Organ Donation and Transplant

Confusions and their Answers about Living Liver Donation

Written by Ella Stephen

 1. What is liver donation from a living donor?

Is when living person gives part of its liver to anyone requiring transplantation?

The potential living donors are carefully evaluated. Only people in whom the gift of a liver portion levy is likely to regenerate as soon as the operation is complete are selected. The health and safety of the donor is a primary concern when evaluating.

  1. Why become a donor?

Donate part of his liver is a complicated process that is not without risk, both for the donor and the recipient. However, when we went to the gift is that the surgical team has ensured both the compatibility between the donor and recipient evaluation of the potential risks to the donor. Living donation has many benefits for the person who needs a transplant. This intervention will greatly improve their quality of life. There may be several reasons for accessing the request of the recipient, but the decision to donate an organ should remain personal and must be made by the donor without peer pressure or the medical team.

  1. Who can become a donor?

The potential donor:

     Has good general health, both physical and psychological

     Is aged at least 18 but not more than 60 years

     A liver of a sufficient size to ensure good liver function in both the donor and the recipient

     Is from a blood group compatible with the recipient

     Is a close relative of the recipient or has a strong emotional relationship with him

     Has a good support network

The potential donor does not have:

     HIV infection

     Known viral hepatitis

     Active alcohol addiction combined with a high alcohol consumption

     Psychiatric illness

     A history of cancer

     Cardiac and pulmonary disease requiring medication


     Abdominal surgery

  1. Is the donor is mandatory parent with the recipient?

It is not necessary to be a parent with the recipient for an organ donation. Donors of living organ can be a spouse or a friend.

  1. Is there is less risk of rejection when the donor is a relative of the recipient?

Studies indicate that the risk of rejection between a donor and a recipient who are parents is no less than among unrelated donors and recipients. In addition, the required amount of anti-rejection drugs does not seem to be affected by the relationship between the donor and the recipient.

  1. How should we proceed to be evaluated as a living donor liver lobe?

The receiver must first make a request to the potential donor. The recipient must then, on its own, contact the medical team responsible for the intervention to discuss further. The potential donor will then be supported by a medical team will assess his candidacy, both physically and psychologically.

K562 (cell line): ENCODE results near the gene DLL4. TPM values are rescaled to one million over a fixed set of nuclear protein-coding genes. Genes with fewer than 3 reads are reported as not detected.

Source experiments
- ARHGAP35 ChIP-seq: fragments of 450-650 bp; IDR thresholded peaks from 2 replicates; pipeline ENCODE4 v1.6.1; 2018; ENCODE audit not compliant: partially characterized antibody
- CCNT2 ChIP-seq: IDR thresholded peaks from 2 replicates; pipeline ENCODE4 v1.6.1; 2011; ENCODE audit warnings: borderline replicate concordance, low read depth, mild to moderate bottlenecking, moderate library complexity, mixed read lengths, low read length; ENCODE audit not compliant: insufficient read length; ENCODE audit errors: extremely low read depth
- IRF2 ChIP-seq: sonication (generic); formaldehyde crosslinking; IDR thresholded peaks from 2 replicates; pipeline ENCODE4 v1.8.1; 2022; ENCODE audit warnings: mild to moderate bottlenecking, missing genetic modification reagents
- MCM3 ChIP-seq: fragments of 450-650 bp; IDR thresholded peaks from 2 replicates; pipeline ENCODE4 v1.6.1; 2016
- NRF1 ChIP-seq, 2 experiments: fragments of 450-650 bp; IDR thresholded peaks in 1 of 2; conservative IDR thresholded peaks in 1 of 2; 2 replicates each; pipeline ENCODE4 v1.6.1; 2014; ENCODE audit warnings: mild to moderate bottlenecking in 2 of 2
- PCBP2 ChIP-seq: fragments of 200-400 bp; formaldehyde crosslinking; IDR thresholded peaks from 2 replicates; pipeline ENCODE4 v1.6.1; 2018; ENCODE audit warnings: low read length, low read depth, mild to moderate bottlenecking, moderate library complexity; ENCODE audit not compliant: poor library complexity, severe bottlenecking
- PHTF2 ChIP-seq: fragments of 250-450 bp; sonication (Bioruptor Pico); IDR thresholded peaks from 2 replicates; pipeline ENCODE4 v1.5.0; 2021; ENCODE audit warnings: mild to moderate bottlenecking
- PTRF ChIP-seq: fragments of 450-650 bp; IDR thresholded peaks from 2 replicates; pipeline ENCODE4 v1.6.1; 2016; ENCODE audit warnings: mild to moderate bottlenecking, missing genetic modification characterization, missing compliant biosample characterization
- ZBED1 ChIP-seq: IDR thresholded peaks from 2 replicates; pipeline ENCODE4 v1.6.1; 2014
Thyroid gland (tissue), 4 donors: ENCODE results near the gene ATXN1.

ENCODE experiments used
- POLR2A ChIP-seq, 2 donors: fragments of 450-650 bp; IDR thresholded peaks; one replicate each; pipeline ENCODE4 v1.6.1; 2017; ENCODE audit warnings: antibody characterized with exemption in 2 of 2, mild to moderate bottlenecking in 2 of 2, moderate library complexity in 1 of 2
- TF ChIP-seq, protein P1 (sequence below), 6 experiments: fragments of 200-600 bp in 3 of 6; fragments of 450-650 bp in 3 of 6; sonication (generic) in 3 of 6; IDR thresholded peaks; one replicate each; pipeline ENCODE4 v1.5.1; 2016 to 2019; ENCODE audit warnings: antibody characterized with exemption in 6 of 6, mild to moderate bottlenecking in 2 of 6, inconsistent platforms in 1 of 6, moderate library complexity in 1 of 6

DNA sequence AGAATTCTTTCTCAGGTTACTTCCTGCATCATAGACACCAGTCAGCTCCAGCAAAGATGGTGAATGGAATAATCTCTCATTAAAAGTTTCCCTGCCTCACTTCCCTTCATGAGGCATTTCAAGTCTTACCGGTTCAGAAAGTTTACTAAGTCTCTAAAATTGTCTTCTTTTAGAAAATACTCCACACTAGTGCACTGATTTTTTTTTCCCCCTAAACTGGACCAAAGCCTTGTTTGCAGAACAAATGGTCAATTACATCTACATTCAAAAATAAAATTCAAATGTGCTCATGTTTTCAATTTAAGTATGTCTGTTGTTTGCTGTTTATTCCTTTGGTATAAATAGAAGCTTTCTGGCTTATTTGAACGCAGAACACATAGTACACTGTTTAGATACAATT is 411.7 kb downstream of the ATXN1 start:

1. Where can you spend the necessary tests to determine if you can become a living donor?

The evaluation process is designed to ensure that the donor liver is healthy and of sufficient size to ensure the quality and proper functioning of the liver in both the donor and the recipient. It also carries out an assessment of the overall health of the potential donor. The candidate also meets a psychiatrist and a social worker to ensure that the candidate understands the full implications of such a move and that it also has a good support network. Finally, the evaluation process is to ensure that the donor makes its decision freely, without pressure or coercion.

The evaluation of the donors is done only at the Hôpital Saint-Luc University Hospital Montreal since it is the only center for liver transplantation (liver) in living donation, Quebec.

  1. What is the duration of the evaluation?

The evaluation period will vary from case to case.

  1. Who makes the final decision as to whether a person may or may not be living donor liver?

The decision is made by the living donor evaluation team that is separate from the evaluation team recipients. The donor’s team consists of a surgeon, a psychiatrist, internist, a nurse practitioner and a social worker. During the decision making, donor safety overrides all other considerations.

10. What percentage of the donor’s liver is removed?

For the gift of an adult to a child is removed about 30% of the liver while for the gift of an adult to another, we fee from 60 to 70%. The right lobe, slightly larger than the left, includes 60 to 70% of the total volume of the liver; this is the lobe which is mostly used for transplantation. The left lobe, slightly smaller than the right, is 30 to 40% of the total liver volume. If the recipient is a young child, part of the left lobe of the donor, called the left lateral segment is usually charged.

About the author

Ella Stephen